I think the most surprising thing about EVE is how different it is compared to all other MMOs, and it was released in 2003. In a market filled with EQ clones (WoW included), its nice to see a game break all those rules, set its own goals, and stick to its vision. It may not have 8 million subs, but for the 170k or so that it does have, it provides a very welcome breath of fresh air.

 

My trial account runs out in two days, and it’s going to be tough not to put down the $15 to keep going, if only to venture out into 0.0 space at some point and see all those stories I hear about first hand.


The gang reunited.

July 27, 2007

Before I quit WoW, I was raiding 5-6 nights a week with a guild I had been a part of for close to two years. Over that time span, we saw a great deal of players come and go, yet we maintained a very solid core. It was this core that I got to know very well on a personal level, to the point that I would consider those people friends. After I quit WoW, the guild split shortly after and I lost contact to many of them, due to our vent server being brought down, along with our webpage and forums.

It was only recently that I got in contact with one of the players, and had a quick talk about how it would be cool to bring the core back, to get into some game together and have a little ‘return to glory’. While all of us have different schedules now, and many of us would be hard pressed to dedicate time like we did back in WoW to any game, the idea of once again playing with a very solid group of people I truly enjoy is very tempting.

Now the question was which game. I talked about what I currently play, but LoTRO is a bit too casual to really play the way we intend to, and EVE Online seems too established to jump in and form a new guild in. Going back to WoW was out of the question, as I simply have no interest based on everything I’ve read about TBC. It was decided we needed something new and upcoming. Learn the game in beta, start at launch, and just see what we can do. A good number of us favor PvP over PvM, despite playing the raid grind that is WoW. While there is a large number of new games on the horizon, Warhammer Online is the one that really stands out as attempting to get PvP right, or at least focus on it. The Warhammer world is also one I’m familiar with having played the table top game back in high school. So with that it was decided, Warhammer would be our game. It’s hard not to get ahead of oneself and start to think of all the cool things a 10 man group could pull off in a Realm vs Realm setup, but at this point that would all be theorycraft (is that a term exclusive to WoW, or a MMO term in general?).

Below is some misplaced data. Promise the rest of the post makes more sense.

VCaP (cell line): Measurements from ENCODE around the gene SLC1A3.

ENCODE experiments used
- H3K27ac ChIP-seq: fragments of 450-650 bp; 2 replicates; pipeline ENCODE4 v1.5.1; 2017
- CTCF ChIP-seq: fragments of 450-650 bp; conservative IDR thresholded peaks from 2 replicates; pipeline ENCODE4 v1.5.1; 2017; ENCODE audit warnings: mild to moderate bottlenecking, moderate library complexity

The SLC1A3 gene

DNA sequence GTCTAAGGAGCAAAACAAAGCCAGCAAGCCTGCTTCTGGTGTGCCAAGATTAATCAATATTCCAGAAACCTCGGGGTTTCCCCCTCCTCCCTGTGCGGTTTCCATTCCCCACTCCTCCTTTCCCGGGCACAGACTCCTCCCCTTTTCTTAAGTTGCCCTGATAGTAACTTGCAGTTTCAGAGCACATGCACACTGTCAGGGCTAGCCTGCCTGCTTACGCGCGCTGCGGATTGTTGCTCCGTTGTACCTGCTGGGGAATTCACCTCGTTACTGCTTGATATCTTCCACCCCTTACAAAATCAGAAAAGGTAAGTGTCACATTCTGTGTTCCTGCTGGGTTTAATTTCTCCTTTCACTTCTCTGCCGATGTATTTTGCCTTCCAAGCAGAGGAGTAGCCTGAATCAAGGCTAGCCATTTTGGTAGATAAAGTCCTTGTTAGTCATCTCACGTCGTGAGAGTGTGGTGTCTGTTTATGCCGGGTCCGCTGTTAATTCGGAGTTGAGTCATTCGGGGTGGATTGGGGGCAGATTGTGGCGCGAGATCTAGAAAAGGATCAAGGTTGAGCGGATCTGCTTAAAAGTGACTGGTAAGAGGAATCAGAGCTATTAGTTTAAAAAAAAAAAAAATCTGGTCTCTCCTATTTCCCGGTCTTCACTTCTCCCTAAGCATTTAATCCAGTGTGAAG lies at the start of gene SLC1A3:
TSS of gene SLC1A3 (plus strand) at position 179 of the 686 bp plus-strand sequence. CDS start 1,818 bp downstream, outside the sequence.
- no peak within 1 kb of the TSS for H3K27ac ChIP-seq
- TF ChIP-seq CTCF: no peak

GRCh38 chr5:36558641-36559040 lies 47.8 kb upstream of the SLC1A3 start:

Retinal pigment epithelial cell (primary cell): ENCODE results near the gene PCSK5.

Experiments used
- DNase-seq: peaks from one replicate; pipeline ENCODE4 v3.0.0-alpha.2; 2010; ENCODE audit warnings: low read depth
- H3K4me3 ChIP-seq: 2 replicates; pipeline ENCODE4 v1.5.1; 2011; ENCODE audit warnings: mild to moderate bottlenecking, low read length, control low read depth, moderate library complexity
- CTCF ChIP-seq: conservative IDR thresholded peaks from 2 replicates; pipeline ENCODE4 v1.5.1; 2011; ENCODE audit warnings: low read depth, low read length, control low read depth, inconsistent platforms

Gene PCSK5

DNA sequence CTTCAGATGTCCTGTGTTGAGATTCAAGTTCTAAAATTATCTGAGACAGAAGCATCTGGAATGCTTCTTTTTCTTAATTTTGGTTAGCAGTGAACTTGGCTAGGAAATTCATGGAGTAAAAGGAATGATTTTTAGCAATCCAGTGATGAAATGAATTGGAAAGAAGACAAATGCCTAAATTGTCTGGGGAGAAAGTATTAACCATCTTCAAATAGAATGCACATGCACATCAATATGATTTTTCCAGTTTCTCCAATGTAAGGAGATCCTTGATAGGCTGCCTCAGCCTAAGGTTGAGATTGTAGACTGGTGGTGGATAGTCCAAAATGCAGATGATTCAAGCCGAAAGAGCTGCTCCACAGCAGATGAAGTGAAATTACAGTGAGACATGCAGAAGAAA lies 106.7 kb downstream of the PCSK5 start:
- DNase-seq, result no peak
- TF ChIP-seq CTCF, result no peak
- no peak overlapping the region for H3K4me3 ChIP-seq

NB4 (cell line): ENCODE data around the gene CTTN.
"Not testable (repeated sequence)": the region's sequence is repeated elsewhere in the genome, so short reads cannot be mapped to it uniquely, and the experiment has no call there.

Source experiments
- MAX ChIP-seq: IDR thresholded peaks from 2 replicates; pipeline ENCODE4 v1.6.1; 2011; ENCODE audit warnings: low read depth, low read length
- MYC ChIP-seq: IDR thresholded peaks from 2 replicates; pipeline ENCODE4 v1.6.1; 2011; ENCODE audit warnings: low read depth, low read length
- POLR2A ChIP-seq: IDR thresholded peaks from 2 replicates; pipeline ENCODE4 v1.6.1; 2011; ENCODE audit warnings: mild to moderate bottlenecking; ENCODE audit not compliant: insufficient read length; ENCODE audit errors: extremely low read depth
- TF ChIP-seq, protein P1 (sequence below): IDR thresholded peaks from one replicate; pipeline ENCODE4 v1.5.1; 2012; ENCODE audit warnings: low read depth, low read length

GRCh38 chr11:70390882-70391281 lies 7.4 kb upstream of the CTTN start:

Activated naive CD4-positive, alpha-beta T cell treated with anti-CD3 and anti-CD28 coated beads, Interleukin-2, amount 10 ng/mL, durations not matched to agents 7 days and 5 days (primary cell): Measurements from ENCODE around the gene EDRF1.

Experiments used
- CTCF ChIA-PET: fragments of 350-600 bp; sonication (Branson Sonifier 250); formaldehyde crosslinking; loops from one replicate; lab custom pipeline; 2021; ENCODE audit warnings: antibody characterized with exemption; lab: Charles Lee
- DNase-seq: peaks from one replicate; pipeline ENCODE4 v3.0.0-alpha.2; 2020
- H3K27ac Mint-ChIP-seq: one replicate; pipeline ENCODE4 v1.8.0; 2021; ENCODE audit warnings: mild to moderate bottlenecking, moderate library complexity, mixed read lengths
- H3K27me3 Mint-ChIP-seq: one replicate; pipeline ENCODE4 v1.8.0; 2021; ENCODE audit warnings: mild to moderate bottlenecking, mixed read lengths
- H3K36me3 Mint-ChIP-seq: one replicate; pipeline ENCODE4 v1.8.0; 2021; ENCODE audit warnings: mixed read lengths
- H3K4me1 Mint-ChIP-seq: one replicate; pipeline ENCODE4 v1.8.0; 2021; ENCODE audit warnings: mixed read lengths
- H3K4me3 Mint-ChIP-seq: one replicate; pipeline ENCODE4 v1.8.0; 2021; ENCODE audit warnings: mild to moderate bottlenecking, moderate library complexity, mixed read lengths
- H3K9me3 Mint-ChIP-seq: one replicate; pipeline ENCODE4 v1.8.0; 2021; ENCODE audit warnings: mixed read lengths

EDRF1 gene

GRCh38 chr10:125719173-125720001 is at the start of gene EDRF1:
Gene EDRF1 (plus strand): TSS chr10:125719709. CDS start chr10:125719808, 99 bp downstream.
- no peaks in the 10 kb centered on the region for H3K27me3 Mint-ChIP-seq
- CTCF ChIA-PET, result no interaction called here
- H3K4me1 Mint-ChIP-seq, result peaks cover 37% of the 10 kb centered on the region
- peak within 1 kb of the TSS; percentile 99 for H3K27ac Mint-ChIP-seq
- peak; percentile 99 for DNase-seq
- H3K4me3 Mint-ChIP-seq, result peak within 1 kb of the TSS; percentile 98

First things first, we need to get into beta…


Beyond the Expansion.

July 26, 2007

EVE Online was down just long enough last night for me to give in and buy the new Civilization expansion, Beyond the Sword. This was made possible by the site Direct2Drive, basically letting you download any game you want, no hassle. The site is fast, the layout is nice, and the prices are very fair, plus for an impulse buyer like me, it works well (other than the hit to the credit card, but eh). 

The interesting thing about Civ expansions is that when you play the Epic game, it’s still basically the same game. Each expansion adds on to the Epic game, how much depends on the expansion, but the overall basics remain the same. You still start with a settler; you still build cities using the same basic logic, combat is overall still the same. Compare that to Warcraft 3 and its expansion, with a new campaign, new units, new terrain, etc. It’s easy to be initially disappointed by a Civ expansion; it feels like you just paid $30 for some minor changes. 

This of course is not exactly true. Those ‘minor’ changes have a great impact on how the game unfolds, and your strategy options. Even one new unit can change the entire feel of warfare in a given time period. One new technology in the tree can alter a tech build, shuffle what a player feels is a ‘must’ at a given time.  

Then there is the effect on the mod community, who now have new tools and game mechanics to play with. In time you will see great mods that further expand Civ in new and interesting way, extending the life of the game far beyond what you got in the original box.


North Downs hunting

July 25, 2007